Perhaps the most famous of these was Krao, a Thai girl born around 1872 in a small village in Laos. A thin layer of coarse black hair covered the child's body from head to toe, and she was also endowed with supernumerary teeth, a secondary feature of hypertrichosis, and hyperextensible joints, a common genetic variation in humans. Krao was first discovered in Laos by a Norwegian explorer, Karl Bock, and his assistant, Professor George Shelly, scouts for the showman G.A. Farini who had heard of Barnum's success with the Burmese hairy family (Mah Phoon, Moung Phoset and Mah Me) and sought a hairy freak of his own. Following leads from local people, Bock stumbled into Krao's native village, where a mother and father were exhibiting their remarkable hairy daughter as a curiosity. When the little girl wandered away from her parents, they called her back with the word krao, which Bock assumed to be her name. Bock and Shelly paid the parents $350 to take the child with him back to England.
In London she was presented to – and ultimately adopted by – Bock's employer, the eccentric showman Guillermo Antonio Farini. In actuality, Farini was William Leonard Hunt, a Canadian medical school dropout from Bomanville, Ontario, but he styled himself as an "Italian savant" and had a penchant for "adopting" underage performers, sometimes with questionable motives. The most famous of these was "Lulu", a child acrobat who was born a boy but lived as a girl for most of her life.
Farini first exhibited Krao, then eleven years old, at the Royal Aquarium at Westminster in London in late 1882. The description of Krao published at the Royal Aquarium exhibition is peppered with references to her simian attributes: "The eyes of the child are large, dark and lustrous; the nose is flattened, the nostrils scarcely showing; the cheeks are fat and pouch-like; the lower lip only rather thicker than is usual in Europeans; but the chief peculiarity is the strong and abundant hair. On the head it is black, thick and straight, and grows over the forehead down to the heavy eyebrows, and is continued in whisker-like locks down the cheeks. The rest of the face is covered with a fine, dark, downy hair, and the shoulders and arms have a covering of hairs from an inch to an inch and a half long." She was even rumored to have a tail: "There is, it is said, a slight lengthening of the vertebrae, suggestive of a caudal protuberance." (All of these attributes, except for the supposed tail, are consistent with ordinary hypertrichosis – not with any subhuman status.)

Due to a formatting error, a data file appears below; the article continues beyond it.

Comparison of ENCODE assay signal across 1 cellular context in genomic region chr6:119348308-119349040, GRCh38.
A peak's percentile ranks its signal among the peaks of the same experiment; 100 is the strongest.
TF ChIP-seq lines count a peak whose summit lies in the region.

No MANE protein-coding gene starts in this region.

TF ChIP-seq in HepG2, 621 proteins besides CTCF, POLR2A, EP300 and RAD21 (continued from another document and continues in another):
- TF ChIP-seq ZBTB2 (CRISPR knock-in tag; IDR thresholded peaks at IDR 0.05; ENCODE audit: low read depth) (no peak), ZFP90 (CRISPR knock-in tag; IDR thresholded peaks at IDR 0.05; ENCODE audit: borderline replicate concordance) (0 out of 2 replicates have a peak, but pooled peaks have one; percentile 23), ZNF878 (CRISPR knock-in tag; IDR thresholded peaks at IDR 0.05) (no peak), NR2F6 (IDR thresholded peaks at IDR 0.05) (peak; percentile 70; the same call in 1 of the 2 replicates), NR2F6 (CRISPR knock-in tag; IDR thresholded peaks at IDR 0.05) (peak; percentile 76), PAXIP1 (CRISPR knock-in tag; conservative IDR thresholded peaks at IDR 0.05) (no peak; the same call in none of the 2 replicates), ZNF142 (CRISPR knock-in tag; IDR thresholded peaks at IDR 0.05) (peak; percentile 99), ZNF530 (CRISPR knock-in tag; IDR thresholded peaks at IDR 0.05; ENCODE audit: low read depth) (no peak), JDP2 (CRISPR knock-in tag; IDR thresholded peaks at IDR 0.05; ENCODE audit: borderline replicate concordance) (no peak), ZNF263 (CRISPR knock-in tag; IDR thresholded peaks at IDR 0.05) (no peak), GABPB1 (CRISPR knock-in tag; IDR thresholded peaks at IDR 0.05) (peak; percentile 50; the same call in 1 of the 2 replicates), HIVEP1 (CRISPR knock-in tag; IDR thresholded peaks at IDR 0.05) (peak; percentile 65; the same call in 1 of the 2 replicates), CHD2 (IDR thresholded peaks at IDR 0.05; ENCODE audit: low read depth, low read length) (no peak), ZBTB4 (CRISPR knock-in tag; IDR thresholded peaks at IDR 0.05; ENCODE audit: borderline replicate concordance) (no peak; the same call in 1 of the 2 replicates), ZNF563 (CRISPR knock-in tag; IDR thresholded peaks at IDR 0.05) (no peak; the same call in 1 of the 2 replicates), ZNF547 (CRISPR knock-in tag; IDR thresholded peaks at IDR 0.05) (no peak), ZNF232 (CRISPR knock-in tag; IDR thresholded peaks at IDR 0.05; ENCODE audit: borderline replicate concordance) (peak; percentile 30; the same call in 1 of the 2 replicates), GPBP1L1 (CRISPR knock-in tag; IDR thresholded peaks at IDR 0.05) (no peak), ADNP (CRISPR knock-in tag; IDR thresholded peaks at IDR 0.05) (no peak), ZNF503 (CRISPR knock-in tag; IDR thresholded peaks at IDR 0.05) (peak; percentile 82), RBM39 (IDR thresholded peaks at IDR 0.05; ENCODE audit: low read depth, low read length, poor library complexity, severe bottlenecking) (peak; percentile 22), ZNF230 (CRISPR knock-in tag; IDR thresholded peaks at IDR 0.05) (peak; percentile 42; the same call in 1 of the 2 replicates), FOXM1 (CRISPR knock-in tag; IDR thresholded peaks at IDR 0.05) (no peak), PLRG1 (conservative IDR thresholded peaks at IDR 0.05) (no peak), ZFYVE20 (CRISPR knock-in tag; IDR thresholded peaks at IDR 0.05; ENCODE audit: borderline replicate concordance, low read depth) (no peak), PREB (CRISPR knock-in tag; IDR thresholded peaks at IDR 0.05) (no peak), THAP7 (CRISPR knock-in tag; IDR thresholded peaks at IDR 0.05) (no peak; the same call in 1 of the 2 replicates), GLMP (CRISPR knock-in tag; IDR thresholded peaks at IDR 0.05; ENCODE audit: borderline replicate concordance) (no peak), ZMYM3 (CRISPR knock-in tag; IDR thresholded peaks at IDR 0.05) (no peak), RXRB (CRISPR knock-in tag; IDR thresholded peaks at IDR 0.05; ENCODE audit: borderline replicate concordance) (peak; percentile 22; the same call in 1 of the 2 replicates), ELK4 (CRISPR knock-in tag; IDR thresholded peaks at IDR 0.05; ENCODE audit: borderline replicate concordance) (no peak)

Her monkey-like features were excitedly reported second-hand by dozens of newspapers, yet anyone who had the opportunity to meet her face-to-face became immediately skeptical. In contrast with her apelike appearance were her quiet, refined personality and keen intelligence. After just a few weeks in London she had already learned a few words of English and a few words of German. And, despite her whiskered face, she was undoubtedly feminine, taking great interest in fancy dresses, ribbons, and jewelry. She called Farini "papa" and Professor Shelly "uncle", and allegedly preferred the new arrangement to her old life. "No houses, no shops, no toys, no fine dresses in Laos," the newly Westernized child told a reporter in her broken English. She displayed the proper modesty of a Victorian lady and showed appropriate affection for her adoptive family.
So successful was the Aquarium show that Farini and Shelly brought Krao to New York the following year. There, she was exhibited in Central Park and examined by a number of men of science. Previous doctors' doubts of her monkeydom notwithstanding, Shelly earnestly reported that "the hair on her back grew downward and inward, as it does on the apes; that the dimensions of her head corresponded with those of the orangs, and that, like them, she had 13 dorsal and 4 lumbar vertebrae, instead of 12 dorsal and 5 lumbar, as a properly built human being ought to have" and acted most impressed when she picked up a handkerchief with her toes. Even the fact that Krao didn't like candy was taken as evidence that she was not fully human.
From New York, Krao embarked on a dime museum tour, beginning with Philadelphia's Chestnut Street Dime Museum. By now the child was quite adept at manipulating crowds and eliciting wonder. She signed her pitch cards in fancy penmanship, picked up objects with her toes, and opened her mouth to reveal her extra teeth and the supposed pouches in her cheeks where she was said to store nuts. She found that Westerners especially loved her embellished tales of her wild life in Laos, living in the trees with her monkey-like parents and other members of her strange, simian race.